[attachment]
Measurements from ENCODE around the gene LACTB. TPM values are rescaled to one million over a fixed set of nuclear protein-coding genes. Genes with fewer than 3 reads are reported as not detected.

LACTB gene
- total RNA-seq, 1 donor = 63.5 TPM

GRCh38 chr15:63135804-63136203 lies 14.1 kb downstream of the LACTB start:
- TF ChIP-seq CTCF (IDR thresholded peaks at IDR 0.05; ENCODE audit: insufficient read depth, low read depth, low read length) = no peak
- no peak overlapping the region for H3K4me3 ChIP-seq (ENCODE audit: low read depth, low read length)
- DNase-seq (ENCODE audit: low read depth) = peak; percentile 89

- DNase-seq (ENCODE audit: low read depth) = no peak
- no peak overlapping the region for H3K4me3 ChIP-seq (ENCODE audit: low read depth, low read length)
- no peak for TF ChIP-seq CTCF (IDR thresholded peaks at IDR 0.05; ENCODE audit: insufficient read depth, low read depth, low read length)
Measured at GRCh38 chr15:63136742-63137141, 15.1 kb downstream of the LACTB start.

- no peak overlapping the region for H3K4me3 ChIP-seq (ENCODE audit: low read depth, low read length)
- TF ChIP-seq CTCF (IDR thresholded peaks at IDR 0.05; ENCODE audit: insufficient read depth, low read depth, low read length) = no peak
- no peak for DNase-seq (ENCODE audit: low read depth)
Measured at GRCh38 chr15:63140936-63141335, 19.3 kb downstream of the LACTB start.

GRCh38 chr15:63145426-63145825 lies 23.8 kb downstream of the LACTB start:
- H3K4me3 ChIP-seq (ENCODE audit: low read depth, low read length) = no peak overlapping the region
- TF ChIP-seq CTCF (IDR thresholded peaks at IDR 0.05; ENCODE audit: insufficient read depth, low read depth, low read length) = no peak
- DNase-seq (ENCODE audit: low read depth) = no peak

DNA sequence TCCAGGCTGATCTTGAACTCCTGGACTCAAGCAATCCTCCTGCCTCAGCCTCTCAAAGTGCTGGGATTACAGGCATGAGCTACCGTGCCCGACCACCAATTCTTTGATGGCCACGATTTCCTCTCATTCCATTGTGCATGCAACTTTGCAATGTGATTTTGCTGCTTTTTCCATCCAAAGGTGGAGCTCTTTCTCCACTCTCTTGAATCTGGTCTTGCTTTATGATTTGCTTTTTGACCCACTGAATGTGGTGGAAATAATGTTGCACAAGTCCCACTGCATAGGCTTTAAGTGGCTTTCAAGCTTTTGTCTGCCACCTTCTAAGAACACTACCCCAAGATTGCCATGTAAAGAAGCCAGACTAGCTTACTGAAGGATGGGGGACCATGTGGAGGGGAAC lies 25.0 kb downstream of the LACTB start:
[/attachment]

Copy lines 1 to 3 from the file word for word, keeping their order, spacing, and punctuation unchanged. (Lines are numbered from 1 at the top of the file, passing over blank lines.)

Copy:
Measurements from ENCODE around the gene LACTB. TPM values are rescaled to one million over a fixed set of nuclear protein-coding genes. Genes with fewer than 3 reads are reported as not detected.

LACTB gene
- total RNA-seq, 1 donor = 63.5 TPM